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Posted on: June 1, 2017

STORM DAMAGE - MORNING UPDATE 5.31.17

Shelby County Health Department

Check daily on those who live alone

  • Give special attention to the elderly and the disabled.

Food Safety 

  • The Shelby County Health Department (SCHD) reminds residents to throw out ALL refrigerated, perishable foods if power was out for more than four (4) hours. Perishable foods include meat, poultry, fish, eggs, dairy products (milk, cheese, yogurt) and leftovers.
  • If the freezer door remained closed, and your power was restored in less than 24 hours (or 48 hours for a full freezer), your items may be safe. Check each package of food to determine its safety. You can’t rely on appearance or odor. If the food still contains ice crystals or is 40° F or below, it is safe to refreeze or cook. If there are no ice crystals, you will need to cook and consume or discard the items.

Prepare for Hot Weather

  • If you are outside, or in your home without power, for an extended time, the Shelby County Health Department reminds residents to take the following precautions:
    • Drink 2-4 glasses of cool, nonalcoholic fluids each hour.
    • Wear lightweight, light-colored, loose-fitting clothing when outdoors.
    • Limit your physical activity to morning and evening hours.
    • Start slowly and pick up the pace gradually.
    • Rest often in shady areas.
    • Protect yourself by wearing a wide-brimmed hat, sunglasses, and sunscreen of SPF 15 or higher.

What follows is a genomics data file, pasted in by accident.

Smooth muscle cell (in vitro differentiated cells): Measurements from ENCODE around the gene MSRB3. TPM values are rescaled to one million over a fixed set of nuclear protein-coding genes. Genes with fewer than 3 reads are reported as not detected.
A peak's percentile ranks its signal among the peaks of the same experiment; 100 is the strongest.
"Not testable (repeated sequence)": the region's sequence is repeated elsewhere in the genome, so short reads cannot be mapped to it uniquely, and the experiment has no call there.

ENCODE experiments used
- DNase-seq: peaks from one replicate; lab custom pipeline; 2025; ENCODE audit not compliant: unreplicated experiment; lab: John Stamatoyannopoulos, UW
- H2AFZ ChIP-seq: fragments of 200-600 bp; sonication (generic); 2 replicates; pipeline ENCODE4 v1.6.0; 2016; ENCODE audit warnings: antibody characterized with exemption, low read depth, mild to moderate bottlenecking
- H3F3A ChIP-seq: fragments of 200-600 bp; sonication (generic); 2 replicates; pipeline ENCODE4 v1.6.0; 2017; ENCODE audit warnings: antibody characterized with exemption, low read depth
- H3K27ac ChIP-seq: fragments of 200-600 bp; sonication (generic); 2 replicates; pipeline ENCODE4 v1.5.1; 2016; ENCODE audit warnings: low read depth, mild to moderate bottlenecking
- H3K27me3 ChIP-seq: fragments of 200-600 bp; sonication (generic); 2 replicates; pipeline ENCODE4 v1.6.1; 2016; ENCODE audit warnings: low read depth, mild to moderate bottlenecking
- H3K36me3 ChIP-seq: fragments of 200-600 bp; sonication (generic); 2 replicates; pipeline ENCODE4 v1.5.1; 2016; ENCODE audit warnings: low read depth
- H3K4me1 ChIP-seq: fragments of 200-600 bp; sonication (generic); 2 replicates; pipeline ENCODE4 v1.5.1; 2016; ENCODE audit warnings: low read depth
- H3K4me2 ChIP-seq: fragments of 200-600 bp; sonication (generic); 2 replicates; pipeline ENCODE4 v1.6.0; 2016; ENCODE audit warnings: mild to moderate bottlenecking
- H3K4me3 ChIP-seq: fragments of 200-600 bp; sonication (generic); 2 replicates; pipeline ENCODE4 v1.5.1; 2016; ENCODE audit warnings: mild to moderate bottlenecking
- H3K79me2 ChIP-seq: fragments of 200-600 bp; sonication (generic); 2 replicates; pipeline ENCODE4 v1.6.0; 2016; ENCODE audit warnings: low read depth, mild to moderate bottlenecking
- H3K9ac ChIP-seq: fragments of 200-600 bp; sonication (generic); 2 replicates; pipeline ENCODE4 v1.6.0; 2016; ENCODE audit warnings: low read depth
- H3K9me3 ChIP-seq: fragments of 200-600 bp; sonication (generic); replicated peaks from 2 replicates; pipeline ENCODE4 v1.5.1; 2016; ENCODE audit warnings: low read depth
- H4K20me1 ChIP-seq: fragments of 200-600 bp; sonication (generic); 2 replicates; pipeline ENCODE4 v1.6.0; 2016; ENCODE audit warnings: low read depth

• If you don’t have power in your home, consider visiting a shopping mall, public library, or community center to keep cool during daytime hours. An emergency shelter is also available at the Orange Mound Community Center.
  • Take extra precautions with those at higher risk for developing heat related illnesses:
    • People 65 and older
    • Infants and young children
    • People who are physically ill
  • Watch for signs of Heat Exhaustion:
    • Fatigue
    • Weakness/Fainting
    • Nausea/Vomiting
    • Headache/Dizziness
    • Myalgia
    • Muscle cramps
  • Recognize signs of Heat Stroke:
    • Extremely high body temperature
    • Red, hot, and dry skin (no sweating)
    • Rapid, strong pulse
    • Throbbing headache
    • Dizziness
    • Nausea

Damage Assessments - Help for Storm Victims 

  • The request for a federal disaster declaration is a joint process between local, state, federal officials.
  • The process begins with a local and state damage assessment to see if damages and impacts in the county meet federally-established per capita loss thresholds, at both the county and state levels.
  • Because of all the ongoing damage assessments across Tennessee, it may take many days to arrive at a total and to see if the impacted counties, Shelby included, and the state surpass the federal loss thresholds.
  • If a federal declaration is granted, assistance for this storm most likely will come in the form of reimbursements to state and local governments, and certain private, nonprofit organizations for emergency work and the repair or replacement of disaster-damaged facilities. The categories of help to state and local governments can include work or repairs for debris removal, emergency protective measures, roads and bridges, water control facilities, buildings and equipment, utilities, and recreational facilities.